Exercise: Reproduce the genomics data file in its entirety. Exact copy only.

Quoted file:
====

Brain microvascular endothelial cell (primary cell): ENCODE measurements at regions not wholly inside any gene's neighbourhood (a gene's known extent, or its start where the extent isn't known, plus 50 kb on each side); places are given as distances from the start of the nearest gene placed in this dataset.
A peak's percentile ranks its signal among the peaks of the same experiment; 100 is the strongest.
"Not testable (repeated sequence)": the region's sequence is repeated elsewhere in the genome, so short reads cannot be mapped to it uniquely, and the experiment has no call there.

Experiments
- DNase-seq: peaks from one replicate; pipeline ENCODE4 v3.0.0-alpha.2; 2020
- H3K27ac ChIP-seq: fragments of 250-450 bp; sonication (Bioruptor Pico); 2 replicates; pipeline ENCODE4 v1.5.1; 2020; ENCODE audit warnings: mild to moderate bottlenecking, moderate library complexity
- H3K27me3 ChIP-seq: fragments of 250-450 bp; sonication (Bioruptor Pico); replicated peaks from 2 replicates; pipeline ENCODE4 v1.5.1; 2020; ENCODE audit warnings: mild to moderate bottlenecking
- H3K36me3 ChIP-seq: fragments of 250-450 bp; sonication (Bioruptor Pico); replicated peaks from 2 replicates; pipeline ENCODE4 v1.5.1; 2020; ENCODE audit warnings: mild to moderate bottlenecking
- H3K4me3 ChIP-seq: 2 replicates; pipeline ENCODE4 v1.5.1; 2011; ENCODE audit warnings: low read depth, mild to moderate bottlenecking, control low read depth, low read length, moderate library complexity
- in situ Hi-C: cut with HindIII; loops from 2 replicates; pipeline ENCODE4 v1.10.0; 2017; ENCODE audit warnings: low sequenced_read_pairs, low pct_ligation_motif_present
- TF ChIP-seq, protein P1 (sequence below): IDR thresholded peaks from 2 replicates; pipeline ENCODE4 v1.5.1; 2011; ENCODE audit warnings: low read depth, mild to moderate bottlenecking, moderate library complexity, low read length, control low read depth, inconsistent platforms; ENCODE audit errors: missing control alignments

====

Brain microvascular endothelial cell (primary cell): ENCODE measurements at regions not wholly inside any gene's neighbourhood (a gene's known extent, or its start where the extent isn't known, plus 50 kb on each side); places are given as distances from the start of the nearest gene placed in this dataset.
A peak's percentile ranks its signal among the peaks of the same experiment; 100 is the strongest.
"Not testable (repeated sequence)": the region's sequence is repeated elsewhere in the genome, so short reads cannot be mapped to it uniquely, and the experiment has no call there.

Experiments
- DNase-seq: peaks from one replicate; pipeline ENCODE4 v3.0.0-alpha.2; 2020
- H3K27ac ChIP-seq: fragments of 250-450 bp; sonication (Bioruptor Pico); 2 replicates; pipeline ENCODE4 v1.5.1; 2020; ENCODE audit warnings: mild to moderate bottlenecking, moderate library complexity
- H3K27me3 ChIP-seq: fragments of 250-450 bp; sonication (Bioruptor Pico); replicated peaks from 2 replicates; pipeline ENCODE4 v1.5.1; 2020; ENCODE audit warnings: mild to moderate bottlenecking
- H3K36me3 ChIP-seq: fragments of 250-450 bp; sonication (Bioruptor Pico); replicated peaks from 2 replicates; pipeline ENCODE4 v1.5.1; 2020; ENCODE audit warnings: mild to moderate bottlenecking
- H3K4me3 ChIP-seq: 2 replicates; pipeline ENCODE4 v1.5.1; 2011; ENCODE audit warnings: low read depth, mild to moderate bottlenecking, control low read depth, low read length, moderate library complexity
- in situ Hi-C: cut with HindIII; loops from 2 replicates; pipeline ENCODE4 v1.10.0; 2017; ENCODE audit warnings: low sequenced_read_pairs, low pct_ligation_motif_present
- TF ChIP-seq, protein P1 (sequence below): IDR thresholded peaks from 2 replicates; pipeline ENCODE4 v1.5.1; 2011; ENCODE audit warnings: low read depth, mild to moderate bottlenecking, moderate library complexity, low read length, control low read depth, inconsistent platforms; ENCODE audit errors: missing control alignments